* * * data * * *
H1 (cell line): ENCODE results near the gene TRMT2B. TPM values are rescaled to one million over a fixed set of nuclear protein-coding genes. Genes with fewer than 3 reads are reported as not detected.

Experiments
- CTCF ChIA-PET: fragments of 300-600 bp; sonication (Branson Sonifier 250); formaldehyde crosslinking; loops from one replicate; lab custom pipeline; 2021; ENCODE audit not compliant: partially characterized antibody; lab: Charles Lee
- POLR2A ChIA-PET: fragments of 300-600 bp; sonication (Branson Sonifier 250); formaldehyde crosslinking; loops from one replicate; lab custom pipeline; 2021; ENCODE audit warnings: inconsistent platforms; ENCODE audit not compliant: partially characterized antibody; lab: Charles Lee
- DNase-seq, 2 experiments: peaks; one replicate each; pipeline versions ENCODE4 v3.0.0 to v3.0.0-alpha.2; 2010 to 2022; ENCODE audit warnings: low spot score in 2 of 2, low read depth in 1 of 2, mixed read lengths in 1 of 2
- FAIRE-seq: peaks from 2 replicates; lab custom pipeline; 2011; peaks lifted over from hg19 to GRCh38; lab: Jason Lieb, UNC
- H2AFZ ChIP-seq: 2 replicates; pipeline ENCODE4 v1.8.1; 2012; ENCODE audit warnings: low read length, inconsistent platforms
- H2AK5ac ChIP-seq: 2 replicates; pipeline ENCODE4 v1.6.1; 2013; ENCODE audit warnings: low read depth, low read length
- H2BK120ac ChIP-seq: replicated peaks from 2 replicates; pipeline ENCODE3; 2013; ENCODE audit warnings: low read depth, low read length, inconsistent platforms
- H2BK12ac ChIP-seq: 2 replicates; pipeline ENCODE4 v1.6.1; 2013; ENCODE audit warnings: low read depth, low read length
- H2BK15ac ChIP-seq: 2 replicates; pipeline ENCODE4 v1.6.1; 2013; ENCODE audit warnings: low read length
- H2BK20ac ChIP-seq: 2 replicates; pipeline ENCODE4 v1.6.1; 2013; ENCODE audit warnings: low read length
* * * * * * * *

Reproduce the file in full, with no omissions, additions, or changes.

H1 (cell line): ENCODE results near the gene TRMT2B. TPM values are rescaled to one million over a fixed set of nuclear protein-coding genes. Genes with fewer than 3 reads are reported as not detected.

Experiments
- CTCF ChIA-PET: fragments of 300-600 bp; sonication (Branson Sonifier 250); formaldehyde crosslinking; loops from one replicate; lab custom pipeline; 2021; ENCODE audit not compliant: partially characterized antibody; lab: Charles Lee
- POLR2A ChIA-PET: fragments of 300-600 bp; sonication (Branson Sonifier 250); formaldehyde crosslinking; loops from one replicate; lab custom pipeline; 2021; ENCODE audit warnings: inconsistent platforms; ENCODE audit not compliant: partially characterized antibody; lab: Charles Lee
- DNase-seq, 2 experiments: peaks; one replicate each; pipeline versions ENCODE4 v3.0.0 to v3.0.0-alpha.2; 2010 to 2022; ENCODE audit warnings: low spot score in 2 of 2, low read depth in 1 of 2, mixed read lengths in 1 of 2
- FAIRE-seq: peaks from 2 replicates; lab custom pipeline; 2011; peaks lifted over from hg19 to GRCh38; lab: Jason Lieb, UNC
- H2AFZ ChIP-seq: 2 replicates; pipeline ENCODE4 v1.8.1; 2012; ENCODE audit warnings: low read length, inconsistent platforms
- H2AK5ac ChIP-seq: 2 replicates; pipeline ENCODE4 v1.6.1; 2013; ENCODE audit warnings: low read depth, low read length
- H2BK120ac ChIP-seq: replicated peaks from 2 replicates; pipeline ENCODE3; 2013; ENCODE audit warnings: low read depth, low read length, inconsistent platforms
- H2BK12ac ChIP-seq: 2 replicates; pipeline ENCODE4 v1.6.1; 2013; ENCODE audit warnings: low read depth, low read length
- H2BK15ac ChIP-seq: 2 replicates; pipeline ENCODE4 v1.6.1; 2013; ENCODE audit warnings: low read length
- H2BK20ac ChIP-seq: 2 replicates; pipeline ENCODE4 v1.6.1; 2013; ENCODE audit warnings: low read length